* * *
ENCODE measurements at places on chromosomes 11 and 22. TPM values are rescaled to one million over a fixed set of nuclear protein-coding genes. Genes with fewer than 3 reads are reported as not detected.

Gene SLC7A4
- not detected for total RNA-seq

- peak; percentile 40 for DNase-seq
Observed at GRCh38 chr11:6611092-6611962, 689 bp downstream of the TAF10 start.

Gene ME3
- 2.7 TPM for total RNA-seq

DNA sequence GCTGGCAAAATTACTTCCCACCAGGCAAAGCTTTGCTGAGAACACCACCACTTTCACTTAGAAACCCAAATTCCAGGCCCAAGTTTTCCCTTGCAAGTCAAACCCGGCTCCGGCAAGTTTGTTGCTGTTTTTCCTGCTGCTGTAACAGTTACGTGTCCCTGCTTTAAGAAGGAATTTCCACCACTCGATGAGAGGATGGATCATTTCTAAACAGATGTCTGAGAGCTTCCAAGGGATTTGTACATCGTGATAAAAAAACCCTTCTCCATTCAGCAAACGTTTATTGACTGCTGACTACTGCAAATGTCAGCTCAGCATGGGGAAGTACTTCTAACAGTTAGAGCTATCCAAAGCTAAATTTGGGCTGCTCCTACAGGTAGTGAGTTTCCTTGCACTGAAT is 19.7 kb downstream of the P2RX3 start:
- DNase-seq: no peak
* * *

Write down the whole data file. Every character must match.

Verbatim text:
ENCODE measurements at places on chromosomes 11 and 22. TPM values are rescaled to one million over a fixed set of nuclear protein-coding genes. Genes with fewer than 3 reads are reported as not detected.

Gene SLC7A4
- not detected for total RNA-seq

- peak; percentile 40 for DNase-seq
Observed at GRCh38 chr11:6611092-6611962, 689 bp downstream of the TAF10 start.

Gene ME3
- 2.7 TPM for total RNA-seq

DNA sequence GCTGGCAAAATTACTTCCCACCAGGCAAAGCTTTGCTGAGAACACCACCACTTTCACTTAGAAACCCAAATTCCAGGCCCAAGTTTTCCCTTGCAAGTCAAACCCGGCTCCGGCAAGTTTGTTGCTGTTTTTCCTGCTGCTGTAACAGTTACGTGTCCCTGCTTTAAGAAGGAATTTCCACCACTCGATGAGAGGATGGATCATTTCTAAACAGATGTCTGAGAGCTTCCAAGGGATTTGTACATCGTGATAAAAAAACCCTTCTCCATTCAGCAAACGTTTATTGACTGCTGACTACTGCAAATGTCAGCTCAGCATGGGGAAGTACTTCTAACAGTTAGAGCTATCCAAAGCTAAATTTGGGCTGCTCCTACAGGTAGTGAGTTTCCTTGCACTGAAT is 19.7 kb downstream of the P2RX3 start:
- DNase-seq: no peak